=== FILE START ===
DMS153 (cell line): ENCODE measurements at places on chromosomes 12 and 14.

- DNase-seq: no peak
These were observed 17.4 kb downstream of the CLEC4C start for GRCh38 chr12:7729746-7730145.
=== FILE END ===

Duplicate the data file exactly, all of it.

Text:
DMS153 (cell line): ENCODE measurements at places on chromosomes 12 and 14.

- DNase-seq: no peak
These were observed 17.4 kb downstream of the CLEC4C start for GRCh38 chr12:7729746-7730145.